The Crusades were not popular among the Christians of Europe, even if they were considered a military necessity as a counter-attack against the home base from which surprise attacks and invasions had been launched against sleepy and unsuspecting places like Spain, France, Hungary, Yugoslavia, and Austria.
During the Middle Ages while the Just War Theory - a debate about when or if a war was ever part of "justice" - was becoming more developed and Crusades were happening. Peace movements among Christians flourished. Francis of Assisi may or may not have been a pacifist, but he lived as if he were. A peace movement known as the "Great Alleluia" involving thousands of people took place in northern Italy in the 13th century, lead by an energetic priest who went from town to town, preaching in public. In 1233 the movement had grown to such proportions that 400,000 people gathered to demonstrate for peace and reconciliation. Another Italian peace movement known as the "Bianchi" moved about in thousands from city to city. Peacemaking was their major work. One chronicler notes that by the time one of these processions reached Rome its numbers had swelled to 200,000. Various groups of monks and priests opposed the Crusades, sometimes with words, and sometimes with actions.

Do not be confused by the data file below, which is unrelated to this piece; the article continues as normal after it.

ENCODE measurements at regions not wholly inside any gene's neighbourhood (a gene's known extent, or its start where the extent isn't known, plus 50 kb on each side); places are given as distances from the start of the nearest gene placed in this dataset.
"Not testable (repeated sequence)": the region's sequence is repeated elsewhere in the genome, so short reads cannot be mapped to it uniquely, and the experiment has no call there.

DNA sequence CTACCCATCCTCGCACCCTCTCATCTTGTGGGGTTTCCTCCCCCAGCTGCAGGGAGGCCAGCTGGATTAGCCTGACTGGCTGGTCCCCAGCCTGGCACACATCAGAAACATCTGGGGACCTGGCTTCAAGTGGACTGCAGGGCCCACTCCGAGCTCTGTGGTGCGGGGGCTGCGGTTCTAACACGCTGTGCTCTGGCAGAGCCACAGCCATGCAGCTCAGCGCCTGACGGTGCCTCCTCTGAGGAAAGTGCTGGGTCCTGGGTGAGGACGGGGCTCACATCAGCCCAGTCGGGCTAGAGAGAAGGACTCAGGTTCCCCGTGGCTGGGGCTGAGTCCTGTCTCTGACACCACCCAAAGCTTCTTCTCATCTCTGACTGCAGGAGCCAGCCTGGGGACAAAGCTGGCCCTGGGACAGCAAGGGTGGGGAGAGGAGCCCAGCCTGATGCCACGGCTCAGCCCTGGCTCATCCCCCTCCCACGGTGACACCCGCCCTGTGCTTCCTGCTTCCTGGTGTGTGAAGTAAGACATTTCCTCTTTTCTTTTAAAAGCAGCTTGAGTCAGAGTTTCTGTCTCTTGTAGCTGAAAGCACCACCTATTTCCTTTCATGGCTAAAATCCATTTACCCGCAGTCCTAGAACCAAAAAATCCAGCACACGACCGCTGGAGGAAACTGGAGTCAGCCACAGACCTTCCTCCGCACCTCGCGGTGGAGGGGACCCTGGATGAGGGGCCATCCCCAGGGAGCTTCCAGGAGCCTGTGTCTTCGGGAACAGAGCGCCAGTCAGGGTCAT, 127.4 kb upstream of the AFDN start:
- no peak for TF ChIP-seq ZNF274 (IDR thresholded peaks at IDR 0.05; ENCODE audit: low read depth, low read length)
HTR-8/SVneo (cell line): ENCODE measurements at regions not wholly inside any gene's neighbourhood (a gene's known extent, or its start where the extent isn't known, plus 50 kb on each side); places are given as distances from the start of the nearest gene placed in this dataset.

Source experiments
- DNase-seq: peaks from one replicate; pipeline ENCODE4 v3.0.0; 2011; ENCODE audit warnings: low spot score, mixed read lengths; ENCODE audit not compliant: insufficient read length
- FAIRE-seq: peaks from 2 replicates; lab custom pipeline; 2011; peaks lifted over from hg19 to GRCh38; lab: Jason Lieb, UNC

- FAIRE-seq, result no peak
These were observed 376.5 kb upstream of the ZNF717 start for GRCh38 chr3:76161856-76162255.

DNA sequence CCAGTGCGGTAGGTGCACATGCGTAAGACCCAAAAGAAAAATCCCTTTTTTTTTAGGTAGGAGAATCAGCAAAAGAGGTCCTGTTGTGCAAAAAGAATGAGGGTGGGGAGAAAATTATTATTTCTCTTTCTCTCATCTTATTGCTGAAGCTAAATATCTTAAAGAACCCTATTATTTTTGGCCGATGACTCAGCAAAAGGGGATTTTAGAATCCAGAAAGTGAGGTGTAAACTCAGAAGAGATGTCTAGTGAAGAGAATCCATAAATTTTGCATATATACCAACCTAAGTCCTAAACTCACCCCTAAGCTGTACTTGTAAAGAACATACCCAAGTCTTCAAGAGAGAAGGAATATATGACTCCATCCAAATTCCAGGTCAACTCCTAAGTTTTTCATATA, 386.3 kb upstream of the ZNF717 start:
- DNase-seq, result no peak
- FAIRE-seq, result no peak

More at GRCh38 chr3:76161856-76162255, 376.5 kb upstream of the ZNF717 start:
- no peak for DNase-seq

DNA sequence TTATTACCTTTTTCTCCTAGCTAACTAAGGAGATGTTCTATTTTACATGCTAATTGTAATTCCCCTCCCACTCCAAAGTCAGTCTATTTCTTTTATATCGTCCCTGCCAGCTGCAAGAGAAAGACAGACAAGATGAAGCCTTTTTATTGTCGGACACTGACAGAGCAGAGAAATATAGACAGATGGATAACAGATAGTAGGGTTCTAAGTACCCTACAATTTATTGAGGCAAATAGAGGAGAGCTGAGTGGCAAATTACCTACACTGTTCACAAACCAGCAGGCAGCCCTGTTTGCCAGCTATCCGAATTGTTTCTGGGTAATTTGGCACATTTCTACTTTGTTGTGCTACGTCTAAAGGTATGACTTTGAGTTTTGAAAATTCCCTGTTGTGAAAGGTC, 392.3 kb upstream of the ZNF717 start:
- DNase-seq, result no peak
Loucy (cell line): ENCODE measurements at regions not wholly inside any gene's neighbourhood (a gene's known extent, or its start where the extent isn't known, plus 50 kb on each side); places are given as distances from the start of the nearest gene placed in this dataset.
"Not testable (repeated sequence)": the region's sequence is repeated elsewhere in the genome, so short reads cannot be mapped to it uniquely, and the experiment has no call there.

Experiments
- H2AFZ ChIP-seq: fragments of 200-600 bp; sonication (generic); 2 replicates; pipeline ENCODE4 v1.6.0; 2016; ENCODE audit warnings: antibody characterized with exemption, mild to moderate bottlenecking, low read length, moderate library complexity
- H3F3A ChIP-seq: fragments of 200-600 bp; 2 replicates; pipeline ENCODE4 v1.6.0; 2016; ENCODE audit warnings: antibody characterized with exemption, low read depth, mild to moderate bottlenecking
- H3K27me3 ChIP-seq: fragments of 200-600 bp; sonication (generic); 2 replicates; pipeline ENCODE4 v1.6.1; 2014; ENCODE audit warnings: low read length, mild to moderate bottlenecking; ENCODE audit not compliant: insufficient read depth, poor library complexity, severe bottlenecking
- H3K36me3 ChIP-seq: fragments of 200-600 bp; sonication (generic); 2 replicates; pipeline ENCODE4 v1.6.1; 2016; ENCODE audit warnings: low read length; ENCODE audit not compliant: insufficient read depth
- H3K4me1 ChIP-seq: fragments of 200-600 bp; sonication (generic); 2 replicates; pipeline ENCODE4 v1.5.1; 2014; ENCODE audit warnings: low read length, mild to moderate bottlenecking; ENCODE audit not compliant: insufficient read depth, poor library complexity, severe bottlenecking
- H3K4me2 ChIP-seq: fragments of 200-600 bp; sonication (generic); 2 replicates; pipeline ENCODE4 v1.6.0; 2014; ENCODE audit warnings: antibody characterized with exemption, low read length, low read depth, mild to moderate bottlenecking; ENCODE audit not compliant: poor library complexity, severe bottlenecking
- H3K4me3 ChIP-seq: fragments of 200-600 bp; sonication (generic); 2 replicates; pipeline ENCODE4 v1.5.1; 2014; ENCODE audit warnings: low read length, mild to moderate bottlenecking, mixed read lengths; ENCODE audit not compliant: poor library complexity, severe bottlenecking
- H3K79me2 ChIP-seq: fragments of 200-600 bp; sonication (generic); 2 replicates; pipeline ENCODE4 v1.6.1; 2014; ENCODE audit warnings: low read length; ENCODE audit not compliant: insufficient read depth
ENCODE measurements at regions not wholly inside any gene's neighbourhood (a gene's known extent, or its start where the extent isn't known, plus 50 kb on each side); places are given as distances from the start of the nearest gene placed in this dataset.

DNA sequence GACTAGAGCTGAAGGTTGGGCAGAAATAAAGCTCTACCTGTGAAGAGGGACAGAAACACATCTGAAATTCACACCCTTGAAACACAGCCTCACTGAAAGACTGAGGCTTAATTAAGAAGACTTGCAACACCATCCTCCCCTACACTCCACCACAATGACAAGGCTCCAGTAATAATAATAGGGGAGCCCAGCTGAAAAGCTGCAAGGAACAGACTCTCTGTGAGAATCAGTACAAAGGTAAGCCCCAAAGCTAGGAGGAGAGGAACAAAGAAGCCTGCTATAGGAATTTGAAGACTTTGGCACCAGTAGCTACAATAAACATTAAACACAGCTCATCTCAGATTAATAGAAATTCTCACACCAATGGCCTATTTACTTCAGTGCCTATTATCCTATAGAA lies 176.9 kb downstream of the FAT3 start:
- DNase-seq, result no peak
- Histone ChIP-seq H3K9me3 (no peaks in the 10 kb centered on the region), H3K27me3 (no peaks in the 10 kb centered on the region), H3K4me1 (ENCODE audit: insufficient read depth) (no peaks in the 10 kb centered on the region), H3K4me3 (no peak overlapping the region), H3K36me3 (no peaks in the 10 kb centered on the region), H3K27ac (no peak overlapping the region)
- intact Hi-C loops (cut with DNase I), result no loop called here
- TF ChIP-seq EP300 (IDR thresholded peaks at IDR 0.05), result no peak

Popular opposition to the Crusades spread, sometimes for these spiritual reasons, and sometimes for more worldly reasons: the Crusades cost money, and the soldiers who were part of them behaved like pagans. Yet the public tolerated these Crusades, even if they didn't like them, because it was understood that the alternative was a massive invasion by the Islamic armies into Europe.
People remembered how a Muslim army took over almost half of France, burning the wheatfields and houses, raping and killing the villagers, before Karl Martell and his army were able to turn them back. Those horrifying memories made the Crusades seem like a necessary, if unpleasant, defensive move.